if the chancellor chooses to make out that this increase in spending is a big deal, point and laugh. With the market rate moving rapidly towards the SCAPE rate, it just aligns the cost of pension provision more closely with the market, and in any case leads to no new resources.

Nangle’s conclusion is that the Government is being prudent on pensions, there is no imminent Ponzi and if we actually got some growth into the UK economy, the Scape rate might be a little too prudent.

But prudence comes at a cost and we can see that cost wherever we go – rotting infrastructure , underfunded public services and strikes from people who can’t afford to pay the pension contributions that are the cause of lower wages.

Nangle’s frustration

This is a deeply serious dive into the nature of the public sector pension promise and it explains the extreme tetchiness of the Treasury to give away any further tax-relief to those who benefit from them.

His conclusion that the Scape rate is a doom loop of negativity that creates the low-productivity it predicts is only about the veneer that the Chancellor can apply at the Autumn Statement. While he will give more in departmental grants, he will take it back in increased pension contributions. Meanwhile, organisations such as independent schools and higher education institutions that use the Teacher’s Pension scheme rather than USS, will be in for a very nasty increase in pension contributions, with no mitigation from Government at all.

Nangle’s frustration (expressed on linked-in) is that not enough FT readers are paying attention and reading to the end. The lesson is to put the story to the front and get your readers to read on – if they want. Hopefully, a few of his lost readers, baffled by the fancy stuff that started this blog, will spend the time on the tough stuff later on – they missed out on earlier.

But in truth, Toby is pushing water up hill, to educate the general public about public sector pension finances is a job Jove wouldn’t have given to Heracles.

Read the article for free

Certain content, including this article, is readable for free providing you register with the FT which you can do via this link (with helpful instruction)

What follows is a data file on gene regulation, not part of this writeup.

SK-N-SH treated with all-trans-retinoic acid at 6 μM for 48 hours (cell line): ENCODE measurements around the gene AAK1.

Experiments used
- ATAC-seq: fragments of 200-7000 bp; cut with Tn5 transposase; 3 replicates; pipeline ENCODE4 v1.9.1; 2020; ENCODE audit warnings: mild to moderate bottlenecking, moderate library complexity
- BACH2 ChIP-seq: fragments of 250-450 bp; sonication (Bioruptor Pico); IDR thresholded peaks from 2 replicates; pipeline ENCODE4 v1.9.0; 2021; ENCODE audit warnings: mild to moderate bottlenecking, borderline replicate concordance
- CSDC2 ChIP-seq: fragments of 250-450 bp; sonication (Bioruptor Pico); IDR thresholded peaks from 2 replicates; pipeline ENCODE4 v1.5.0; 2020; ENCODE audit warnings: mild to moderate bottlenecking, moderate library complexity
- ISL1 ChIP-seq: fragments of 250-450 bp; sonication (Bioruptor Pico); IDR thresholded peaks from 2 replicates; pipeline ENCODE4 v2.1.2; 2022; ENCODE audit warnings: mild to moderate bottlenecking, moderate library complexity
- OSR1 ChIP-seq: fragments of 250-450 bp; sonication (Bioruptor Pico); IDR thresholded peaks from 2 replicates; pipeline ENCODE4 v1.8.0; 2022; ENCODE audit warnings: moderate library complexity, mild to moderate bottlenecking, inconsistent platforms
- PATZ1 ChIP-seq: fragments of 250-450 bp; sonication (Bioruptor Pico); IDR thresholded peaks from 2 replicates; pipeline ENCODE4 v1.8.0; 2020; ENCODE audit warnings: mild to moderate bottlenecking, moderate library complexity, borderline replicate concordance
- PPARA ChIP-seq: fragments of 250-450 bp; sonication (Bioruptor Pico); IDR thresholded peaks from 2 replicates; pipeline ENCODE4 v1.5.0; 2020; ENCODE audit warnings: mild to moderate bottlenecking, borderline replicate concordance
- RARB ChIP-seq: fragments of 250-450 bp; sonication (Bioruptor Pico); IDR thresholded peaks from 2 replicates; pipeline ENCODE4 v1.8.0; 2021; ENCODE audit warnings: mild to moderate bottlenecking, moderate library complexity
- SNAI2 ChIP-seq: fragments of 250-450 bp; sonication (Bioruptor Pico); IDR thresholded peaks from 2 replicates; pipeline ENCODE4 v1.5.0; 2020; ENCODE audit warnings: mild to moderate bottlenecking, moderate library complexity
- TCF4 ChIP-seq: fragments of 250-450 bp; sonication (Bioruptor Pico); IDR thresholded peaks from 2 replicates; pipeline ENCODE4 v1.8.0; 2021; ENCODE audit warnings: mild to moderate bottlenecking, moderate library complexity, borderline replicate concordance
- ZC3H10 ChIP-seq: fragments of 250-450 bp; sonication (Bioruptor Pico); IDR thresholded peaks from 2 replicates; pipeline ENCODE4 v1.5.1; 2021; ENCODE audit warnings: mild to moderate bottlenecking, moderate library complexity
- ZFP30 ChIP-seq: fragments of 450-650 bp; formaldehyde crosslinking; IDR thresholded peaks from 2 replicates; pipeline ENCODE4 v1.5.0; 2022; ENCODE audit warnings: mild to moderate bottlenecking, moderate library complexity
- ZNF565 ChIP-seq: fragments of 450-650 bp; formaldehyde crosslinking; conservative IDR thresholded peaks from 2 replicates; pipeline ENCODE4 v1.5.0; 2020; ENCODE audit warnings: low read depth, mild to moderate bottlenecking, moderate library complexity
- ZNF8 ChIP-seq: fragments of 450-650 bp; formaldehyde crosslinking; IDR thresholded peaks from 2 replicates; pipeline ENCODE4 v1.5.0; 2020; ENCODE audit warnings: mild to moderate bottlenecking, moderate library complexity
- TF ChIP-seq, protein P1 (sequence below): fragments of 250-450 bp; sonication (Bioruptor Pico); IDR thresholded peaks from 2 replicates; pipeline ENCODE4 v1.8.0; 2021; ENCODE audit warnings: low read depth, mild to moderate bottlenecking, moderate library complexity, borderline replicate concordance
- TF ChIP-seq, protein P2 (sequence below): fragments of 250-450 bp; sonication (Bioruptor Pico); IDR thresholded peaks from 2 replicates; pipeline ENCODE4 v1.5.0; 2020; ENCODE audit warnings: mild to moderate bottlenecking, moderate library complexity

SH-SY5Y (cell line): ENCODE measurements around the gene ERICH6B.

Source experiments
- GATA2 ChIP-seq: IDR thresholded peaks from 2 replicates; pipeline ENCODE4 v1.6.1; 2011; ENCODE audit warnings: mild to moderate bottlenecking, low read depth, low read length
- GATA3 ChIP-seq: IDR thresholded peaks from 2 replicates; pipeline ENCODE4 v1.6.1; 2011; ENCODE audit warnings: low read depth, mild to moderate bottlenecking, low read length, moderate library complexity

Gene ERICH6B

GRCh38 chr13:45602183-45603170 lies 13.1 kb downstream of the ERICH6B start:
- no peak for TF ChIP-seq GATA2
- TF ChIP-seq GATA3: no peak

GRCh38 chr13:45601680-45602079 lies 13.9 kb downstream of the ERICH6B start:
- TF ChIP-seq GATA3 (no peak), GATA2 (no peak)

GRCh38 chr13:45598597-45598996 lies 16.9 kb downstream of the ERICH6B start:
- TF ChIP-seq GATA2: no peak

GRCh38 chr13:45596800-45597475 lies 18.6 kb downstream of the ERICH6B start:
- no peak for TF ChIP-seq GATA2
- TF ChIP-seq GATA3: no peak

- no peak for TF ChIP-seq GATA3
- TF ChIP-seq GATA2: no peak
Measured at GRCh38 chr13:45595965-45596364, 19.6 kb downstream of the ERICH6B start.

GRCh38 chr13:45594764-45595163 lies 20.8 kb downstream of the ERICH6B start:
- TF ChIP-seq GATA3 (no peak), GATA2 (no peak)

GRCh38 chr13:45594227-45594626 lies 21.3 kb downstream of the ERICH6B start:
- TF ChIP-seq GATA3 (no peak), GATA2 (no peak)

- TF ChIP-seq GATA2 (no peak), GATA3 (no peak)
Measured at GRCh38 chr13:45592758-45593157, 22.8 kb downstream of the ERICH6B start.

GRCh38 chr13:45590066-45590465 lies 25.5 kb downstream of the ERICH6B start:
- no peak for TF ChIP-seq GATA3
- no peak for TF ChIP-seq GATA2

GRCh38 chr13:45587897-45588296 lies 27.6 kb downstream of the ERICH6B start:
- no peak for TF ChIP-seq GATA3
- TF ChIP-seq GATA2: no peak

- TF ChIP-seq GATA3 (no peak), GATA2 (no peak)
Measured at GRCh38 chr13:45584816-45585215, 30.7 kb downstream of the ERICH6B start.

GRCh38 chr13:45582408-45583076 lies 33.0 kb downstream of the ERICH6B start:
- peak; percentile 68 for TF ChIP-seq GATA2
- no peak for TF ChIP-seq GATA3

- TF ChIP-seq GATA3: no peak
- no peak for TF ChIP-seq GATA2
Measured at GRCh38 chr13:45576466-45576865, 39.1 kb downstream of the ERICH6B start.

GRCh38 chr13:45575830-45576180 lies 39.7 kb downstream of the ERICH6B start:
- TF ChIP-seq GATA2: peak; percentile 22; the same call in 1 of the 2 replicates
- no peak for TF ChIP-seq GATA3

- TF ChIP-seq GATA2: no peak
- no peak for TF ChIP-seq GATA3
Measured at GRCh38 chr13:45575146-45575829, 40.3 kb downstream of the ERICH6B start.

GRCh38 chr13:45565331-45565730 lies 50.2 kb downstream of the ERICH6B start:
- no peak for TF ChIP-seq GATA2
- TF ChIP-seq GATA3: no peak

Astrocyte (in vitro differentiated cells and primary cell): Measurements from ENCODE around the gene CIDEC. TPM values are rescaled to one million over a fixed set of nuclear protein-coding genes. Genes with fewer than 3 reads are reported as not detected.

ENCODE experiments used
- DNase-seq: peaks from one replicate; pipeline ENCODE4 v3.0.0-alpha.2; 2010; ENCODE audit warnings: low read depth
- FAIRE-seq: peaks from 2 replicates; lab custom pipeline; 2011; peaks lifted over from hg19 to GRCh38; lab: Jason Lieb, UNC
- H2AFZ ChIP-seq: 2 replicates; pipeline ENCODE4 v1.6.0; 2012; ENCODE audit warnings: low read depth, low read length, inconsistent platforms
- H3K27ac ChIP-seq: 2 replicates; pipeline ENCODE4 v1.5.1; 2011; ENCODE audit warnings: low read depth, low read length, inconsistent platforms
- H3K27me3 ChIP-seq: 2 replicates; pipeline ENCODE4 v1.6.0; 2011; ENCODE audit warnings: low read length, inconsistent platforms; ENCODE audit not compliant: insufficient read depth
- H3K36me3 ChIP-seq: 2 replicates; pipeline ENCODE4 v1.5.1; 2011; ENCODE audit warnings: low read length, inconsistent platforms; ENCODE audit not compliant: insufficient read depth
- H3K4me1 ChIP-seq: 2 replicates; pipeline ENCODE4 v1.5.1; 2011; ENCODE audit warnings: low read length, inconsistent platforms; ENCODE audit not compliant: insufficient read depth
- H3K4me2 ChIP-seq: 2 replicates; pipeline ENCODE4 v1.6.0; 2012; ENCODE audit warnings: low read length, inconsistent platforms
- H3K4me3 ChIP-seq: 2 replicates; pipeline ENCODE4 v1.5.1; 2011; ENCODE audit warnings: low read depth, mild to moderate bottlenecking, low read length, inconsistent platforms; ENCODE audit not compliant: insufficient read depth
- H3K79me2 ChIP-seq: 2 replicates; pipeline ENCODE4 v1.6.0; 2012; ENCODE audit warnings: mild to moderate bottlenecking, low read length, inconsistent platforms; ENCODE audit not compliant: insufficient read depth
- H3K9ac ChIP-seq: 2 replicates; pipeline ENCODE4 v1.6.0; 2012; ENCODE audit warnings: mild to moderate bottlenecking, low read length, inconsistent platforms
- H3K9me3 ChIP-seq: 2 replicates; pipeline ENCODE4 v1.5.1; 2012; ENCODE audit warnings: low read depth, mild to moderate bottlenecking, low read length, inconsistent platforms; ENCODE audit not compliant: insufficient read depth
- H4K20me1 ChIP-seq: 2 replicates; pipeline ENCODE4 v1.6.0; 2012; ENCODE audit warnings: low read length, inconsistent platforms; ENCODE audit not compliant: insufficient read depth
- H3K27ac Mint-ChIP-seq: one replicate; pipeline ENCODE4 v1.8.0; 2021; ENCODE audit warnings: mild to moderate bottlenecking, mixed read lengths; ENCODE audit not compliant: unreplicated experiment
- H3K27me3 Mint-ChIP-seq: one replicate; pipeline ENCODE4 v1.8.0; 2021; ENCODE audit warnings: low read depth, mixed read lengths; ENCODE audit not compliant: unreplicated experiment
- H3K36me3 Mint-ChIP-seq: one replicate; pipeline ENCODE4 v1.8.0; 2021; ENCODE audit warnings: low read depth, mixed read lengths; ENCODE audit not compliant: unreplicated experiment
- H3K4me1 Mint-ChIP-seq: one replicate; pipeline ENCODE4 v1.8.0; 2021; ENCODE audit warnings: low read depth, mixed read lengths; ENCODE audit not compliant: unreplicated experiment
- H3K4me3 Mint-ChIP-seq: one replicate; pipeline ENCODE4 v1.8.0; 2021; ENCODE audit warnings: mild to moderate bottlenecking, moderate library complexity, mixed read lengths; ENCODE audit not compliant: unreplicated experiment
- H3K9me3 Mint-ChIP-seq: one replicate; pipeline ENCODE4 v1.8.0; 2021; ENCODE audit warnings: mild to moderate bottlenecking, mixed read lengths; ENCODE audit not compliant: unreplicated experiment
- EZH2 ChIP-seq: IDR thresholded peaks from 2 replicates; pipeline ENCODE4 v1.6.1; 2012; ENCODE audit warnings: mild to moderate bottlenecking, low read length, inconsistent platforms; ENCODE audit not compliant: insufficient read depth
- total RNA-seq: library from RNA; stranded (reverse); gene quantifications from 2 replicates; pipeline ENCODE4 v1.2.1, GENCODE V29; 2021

About henry tapper

Founder of the Pension PlayPen,, partner of Stella, father of Olly . I am the Pension Plowman
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2 Responses to Toby Nangle takes public sector pensions by the horns

  1. Allan Martin says:

    Some AgeWage readers will recall my previous comments on unfunded public sector pensions. Any actuaries reading will be able to read my contributions to the actuarial profession Communities Pensions blog. In both cases the word Ponzi appears with £1tn being recently highlighted.

    Toby should be congratulated for an excellent article; it could however be extended with –

    • The pension promises are valuable but needed for our deserving public sector workers, not just those finishing night shift as we read.

    • The April 2024 employer contribution increases could have been equivalent employee contribution increases, equal value reduced benefits or later retirement ages. (Who mentioned avian plebiscites in December?)

    • The tabloid headlines on pay disputes over the last year didn’t mention the deferred pay increases averaging 11% (CPI+1%)

    • Any past service deficit arithmetic, historic growth assumption v future growth now assumed, CPI+3% v CPI+1.7%pa would yield a past service figure close to £500bn*

    • It is your children and grandchildren who will pick up the intergenerational transfer of liability tab* (if they don’t emigrate). Remember GDP growth is sensitive to immigration.

    • These promises represent a lifetime pensions lock, not a temporary triple lock.

    • You may wonder why the OBR Fiscal Risks & Stability Report (July 2023) didn’t mention the risk of GDP growth being lower than expected.

    • The National Audit Office report on government borrowing, also July 2023, had a remit explicitly excluding pension liabilities. (I see no ships.)

    I would be happy to expand on any aspect and indeed other aspects and professional considerations.

  2. Bryn Davies says:

    This isn’t really the place for an extended debate on the SCAPE rate. However, the premise of this piece is wrong. The SCAPE rate does not determine the cost of public service pensions (see the minor qualification at the end). It has no impact on the cost, as this only arises when benefits are taken, in accordance with the rules. All the SCAPE rate determines is the current size of an internal accounting transaction between one government account and another. It has no impact on total government expenditure or income, currently or in the future.

    There is a minor qualification to the extent that private sector organisations have employees in public sector schemes, but this is a tiny proportion of the total. There are also the cost sharing rules, but following changes these will only serve, in practice, to reduce future benefits and, hence, their future cost, without impacting current public expenditure.